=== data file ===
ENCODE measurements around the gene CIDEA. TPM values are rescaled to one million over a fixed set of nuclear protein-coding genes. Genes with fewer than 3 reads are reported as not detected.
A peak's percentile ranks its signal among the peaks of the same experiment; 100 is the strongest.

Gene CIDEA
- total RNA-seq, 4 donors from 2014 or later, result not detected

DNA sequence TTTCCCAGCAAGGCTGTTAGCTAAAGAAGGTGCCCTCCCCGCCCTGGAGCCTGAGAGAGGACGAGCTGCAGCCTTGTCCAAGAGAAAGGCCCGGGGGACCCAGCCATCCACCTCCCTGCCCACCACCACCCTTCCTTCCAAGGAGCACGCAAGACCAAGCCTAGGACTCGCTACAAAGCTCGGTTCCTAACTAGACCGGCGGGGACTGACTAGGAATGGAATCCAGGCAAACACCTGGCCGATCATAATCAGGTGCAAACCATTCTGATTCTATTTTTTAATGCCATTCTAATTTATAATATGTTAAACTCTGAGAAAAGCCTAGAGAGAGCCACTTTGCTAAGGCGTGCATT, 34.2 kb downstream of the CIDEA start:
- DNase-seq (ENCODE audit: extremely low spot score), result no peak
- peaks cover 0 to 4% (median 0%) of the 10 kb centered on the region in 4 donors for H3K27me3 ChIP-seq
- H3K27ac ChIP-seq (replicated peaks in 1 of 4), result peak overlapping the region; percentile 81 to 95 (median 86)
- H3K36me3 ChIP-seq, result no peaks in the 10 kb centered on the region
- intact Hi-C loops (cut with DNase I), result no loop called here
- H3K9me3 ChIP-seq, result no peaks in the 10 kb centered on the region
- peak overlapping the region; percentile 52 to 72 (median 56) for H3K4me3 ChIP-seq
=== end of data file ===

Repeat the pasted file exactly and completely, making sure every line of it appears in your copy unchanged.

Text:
ENCODE measurements around the gene CIDEA. TPM values are rescaled to one million over a fixed set of nuclear protein-coding genes. Genes with fewer than 3 reads are reported as not detected.
A peak's percentile ranks its signal among the peaks of the same experiment; 100 is the strongest.

Gene CIDEA
- total RNA-seq, 4 donors from 2014 or later, result not detected

DNA sequence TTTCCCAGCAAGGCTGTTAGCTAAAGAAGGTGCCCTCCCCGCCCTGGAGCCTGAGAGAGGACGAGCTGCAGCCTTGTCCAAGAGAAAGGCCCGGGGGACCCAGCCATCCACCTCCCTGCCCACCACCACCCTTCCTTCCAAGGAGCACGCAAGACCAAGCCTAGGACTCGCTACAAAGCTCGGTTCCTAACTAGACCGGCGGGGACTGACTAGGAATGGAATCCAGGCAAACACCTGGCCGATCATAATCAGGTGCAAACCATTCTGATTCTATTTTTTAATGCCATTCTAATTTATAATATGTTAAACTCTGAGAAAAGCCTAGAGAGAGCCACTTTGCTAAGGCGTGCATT, 34.2 kb downstream of the CIDEA start:
- DNase-seq (ENCODE audit: extremely low spot score), result no peak
- peaks cover 0 to 4% (median 0%) of the 10 kb centered on the region in 4 donors for H3K27me3 ChIP-seq
- H3K27ac ChIP-seq (replicated peaks in 1 of 4), result peak overlapping the region; percentile 81 to 95 (median 86)
- H3K36me3 ChIP-seq, result no peaks in the 10 kb centered on the region
- intact Hi-C loops (cut with DNase I), result no loop called here
- H3K9me3 ChIP-seq, result no peaks in the 10 kb centered on the region
- peak overlapping the region; percentile 52 to 72 (median 56) for H3K4me3 ChIP-seq